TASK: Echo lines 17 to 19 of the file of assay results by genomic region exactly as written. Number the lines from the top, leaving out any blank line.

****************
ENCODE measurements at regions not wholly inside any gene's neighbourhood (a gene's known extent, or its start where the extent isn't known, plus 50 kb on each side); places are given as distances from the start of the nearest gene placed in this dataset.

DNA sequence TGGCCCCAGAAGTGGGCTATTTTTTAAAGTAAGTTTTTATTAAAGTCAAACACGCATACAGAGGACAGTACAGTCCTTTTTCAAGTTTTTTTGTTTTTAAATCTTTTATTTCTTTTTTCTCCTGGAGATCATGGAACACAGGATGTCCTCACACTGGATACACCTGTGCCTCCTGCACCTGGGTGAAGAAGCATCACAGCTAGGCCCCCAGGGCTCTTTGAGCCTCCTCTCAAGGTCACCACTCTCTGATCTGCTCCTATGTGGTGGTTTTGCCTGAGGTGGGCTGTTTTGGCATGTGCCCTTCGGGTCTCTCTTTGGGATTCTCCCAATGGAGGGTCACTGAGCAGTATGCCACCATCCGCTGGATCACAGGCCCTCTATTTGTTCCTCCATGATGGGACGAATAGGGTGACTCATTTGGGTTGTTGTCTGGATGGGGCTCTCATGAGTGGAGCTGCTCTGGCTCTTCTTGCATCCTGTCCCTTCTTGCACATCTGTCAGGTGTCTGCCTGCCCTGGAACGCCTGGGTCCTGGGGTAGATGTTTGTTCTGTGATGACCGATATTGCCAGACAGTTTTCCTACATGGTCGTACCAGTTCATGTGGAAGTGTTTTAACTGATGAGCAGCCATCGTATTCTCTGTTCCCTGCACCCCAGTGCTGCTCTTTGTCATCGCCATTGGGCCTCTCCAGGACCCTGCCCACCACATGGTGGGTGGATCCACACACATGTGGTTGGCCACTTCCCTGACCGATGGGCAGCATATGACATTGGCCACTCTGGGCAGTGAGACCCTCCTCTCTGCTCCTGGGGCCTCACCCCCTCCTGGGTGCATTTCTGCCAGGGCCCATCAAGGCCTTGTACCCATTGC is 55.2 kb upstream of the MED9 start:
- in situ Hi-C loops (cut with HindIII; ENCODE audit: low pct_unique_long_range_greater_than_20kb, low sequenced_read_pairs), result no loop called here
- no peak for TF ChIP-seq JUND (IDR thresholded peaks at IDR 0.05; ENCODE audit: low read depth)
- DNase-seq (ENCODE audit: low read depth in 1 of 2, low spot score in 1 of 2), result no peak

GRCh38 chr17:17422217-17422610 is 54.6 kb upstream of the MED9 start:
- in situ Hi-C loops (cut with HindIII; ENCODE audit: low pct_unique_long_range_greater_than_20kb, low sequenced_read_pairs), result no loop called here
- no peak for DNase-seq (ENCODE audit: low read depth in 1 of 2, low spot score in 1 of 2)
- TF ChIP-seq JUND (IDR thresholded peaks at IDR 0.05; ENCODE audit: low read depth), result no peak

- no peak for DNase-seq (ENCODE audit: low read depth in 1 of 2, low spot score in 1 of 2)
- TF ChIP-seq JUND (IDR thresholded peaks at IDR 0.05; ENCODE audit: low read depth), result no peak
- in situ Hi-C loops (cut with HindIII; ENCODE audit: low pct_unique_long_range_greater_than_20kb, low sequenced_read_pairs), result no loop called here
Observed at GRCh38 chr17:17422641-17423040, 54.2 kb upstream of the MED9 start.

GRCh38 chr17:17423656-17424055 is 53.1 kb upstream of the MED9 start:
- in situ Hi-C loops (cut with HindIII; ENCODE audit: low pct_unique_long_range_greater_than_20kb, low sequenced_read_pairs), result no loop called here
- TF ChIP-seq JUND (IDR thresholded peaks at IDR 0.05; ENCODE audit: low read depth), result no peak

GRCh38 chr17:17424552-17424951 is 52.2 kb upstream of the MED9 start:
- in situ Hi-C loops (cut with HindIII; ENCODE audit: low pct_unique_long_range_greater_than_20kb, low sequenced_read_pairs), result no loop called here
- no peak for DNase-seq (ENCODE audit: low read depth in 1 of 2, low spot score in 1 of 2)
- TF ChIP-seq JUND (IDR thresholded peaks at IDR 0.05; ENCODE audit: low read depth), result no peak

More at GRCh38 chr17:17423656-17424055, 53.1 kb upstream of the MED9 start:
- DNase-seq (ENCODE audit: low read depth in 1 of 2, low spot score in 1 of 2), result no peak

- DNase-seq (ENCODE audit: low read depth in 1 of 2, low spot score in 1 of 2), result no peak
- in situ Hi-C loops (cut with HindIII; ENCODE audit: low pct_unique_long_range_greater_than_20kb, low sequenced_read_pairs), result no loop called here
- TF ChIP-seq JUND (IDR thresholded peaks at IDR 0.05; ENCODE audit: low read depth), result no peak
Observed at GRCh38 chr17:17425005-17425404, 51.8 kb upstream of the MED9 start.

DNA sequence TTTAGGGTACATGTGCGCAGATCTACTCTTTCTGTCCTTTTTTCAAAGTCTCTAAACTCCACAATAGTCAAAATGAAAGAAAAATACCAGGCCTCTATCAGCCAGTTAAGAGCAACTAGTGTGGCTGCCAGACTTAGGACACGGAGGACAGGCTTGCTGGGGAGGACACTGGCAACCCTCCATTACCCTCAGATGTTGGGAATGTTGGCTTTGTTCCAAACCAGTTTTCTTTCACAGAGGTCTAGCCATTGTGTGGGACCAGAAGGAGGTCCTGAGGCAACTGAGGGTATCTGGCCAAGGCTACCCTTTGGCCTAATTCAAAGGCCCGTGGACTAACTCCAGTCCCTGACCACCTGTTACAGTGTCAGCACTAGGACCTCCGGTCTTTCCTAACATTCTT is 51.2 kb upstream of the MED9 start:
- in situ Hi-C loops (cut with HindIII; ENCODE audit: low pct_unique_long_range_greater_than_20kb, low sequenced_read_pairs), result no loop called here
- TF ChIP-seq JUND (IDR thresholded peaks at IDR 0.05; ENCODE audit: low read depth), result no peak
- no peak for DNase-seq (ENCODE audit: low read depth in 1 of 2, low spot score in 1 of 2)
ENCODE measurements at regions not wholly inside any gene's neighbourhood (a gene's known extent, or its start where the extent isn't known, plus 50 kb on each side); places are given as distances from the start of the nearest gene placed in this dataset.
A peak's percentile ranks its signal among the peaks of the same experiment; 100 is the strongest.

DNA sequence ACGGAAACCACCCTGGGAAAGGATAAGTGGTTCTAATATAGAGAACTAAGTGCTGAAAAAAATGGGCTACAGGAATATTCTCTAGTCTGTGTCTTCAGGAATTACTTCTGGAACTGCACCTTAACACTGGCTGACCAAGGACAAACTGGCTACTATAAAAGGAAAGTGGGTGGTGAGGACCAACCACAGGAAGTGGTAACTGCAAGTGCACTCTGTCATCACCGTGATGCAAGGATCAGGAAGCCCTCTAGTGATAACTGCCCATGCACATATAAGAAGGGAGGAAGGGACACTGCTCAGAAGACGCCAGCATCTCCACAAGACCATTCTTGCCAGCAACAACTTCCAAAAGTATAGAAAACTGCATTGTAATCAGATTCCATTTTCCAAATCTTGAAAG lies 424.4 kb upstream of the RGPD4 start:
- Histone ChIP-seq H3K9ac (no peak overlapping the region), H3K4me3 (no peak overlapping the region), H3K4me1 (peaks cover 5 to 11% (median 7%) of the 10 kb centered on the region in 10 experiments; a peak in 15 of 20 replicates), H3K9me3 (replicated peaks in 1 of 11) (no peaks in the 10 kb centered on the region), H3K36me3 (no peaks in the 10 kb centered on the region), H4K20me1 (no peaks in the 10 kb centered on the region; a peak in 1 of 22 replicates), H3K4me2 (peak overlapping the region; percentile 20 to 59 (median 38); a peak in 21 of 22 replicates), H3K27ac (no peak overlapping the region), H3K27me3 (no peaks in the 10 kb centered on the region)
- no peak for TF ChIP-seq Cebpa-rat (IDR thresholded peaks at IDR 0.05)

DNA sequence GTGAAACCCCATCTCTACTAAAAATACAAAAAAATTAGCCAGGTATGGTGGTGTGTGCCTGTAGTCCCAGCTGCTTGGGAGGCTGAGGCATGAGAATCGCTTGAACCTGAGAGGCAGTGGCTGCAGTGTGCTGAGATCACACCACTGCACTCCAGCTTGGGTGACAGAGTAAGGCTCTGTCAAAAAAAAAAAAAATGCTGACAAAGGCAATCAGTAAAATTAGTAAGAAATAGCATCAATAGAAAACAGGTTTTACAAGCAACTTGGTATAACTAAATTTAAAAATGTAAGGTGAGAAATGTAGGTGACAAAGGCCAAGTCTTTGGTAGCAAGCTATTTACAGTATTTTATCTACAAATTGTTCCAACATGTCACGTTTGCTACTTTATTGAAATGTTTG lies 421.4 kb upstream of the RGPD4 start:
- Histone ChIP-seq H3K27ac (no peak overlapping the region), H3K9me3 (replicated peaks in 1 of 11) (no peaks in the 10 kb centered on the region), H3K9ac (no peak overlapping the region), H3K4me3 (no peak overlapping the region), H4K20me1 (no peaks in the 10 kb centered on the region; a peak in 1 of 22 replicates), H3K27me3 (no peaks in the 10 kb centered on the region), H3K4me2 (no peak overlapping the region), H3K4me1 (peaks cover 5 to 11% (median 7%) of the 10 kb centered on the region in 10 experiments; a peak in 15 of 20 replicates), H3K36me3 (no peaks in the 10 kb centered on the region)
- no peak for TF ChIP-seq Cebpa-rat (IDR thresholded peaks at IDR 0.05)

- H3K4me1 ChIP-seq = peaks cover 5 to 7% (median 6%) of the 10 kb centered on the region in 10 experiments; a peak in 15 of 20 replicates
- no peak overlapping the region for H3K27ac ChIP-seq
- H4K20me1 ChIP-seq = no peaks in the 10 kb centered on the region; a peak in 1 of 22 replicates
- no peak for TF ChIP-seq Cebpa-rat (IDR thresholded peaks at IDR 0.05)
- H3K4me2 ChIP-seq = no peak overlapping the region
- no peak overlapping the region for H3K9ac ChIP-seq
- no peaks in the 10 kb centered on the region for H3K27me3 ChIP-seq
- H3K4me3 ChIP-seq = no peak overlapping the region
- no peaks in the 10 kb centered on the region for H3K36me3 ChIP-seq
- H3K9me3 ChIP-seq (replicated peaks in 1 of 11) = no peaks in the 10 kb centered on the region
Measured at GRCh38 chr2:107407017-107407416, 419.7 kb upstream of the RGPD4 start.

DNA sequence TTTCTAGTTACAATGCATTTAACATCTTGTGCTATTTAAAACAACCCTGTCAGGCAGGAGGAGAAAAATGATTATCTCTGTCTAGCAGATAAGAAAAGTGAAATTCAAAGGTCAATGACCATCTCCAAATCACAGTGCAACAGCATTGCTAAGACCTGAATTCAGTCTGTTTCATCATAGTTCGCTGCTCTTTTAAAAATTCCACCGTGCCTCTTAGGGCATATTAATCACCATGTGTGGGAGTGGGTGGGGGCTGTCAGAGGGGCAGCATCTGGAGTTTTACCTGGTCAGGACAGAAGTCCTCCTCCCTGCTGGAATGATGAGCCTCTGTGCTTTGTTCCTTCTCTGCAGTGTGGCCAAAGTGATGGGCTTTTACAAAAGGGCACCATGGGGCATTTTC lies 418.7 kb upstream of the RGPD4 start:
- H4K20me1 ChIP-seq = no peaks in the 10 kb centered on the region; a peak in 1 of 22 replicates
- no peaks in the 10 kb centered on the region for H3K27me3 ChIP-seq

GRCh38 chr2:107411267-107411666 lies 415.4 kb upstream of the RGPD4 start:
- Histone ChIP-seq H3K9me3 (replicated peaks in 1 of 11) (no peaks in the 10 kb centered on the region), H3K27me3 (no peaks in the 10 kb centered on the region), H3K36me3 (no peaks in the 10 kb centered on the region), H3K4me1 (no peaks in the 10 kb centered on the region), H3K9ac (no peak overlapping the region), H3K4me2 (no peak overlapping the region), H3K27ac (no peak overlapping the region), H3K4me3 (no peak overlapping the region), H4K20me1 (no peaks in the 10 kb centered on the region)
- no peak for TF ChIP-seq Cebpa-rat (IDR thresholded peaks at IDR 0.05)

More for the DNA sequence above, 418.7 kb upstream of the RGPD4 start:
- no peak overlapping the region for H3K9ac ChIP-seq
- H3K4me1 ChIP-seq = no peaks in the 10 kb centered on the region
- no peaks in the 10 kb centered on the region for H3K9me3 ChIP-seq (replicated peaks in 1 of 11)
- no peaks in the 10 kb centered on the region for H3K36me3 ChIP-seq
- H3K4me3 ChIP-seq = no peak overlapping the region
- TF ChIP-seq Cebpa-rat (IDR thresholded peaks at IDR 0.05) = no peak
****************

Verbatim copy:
GRCh38 chr17:17424552-17424951 is 52.2 kb upstream of the MED9 start:
- in situ Hi-C loops (cut with HindIII; ENCODE audit: low pct_unique_long_range_greater_than_20kb, low sequenced_read_pairs), result no loop called here
- no peak for DNase-seq (ENCODE audit: low read depth in 1 of 2, low spot score in 1 of 2)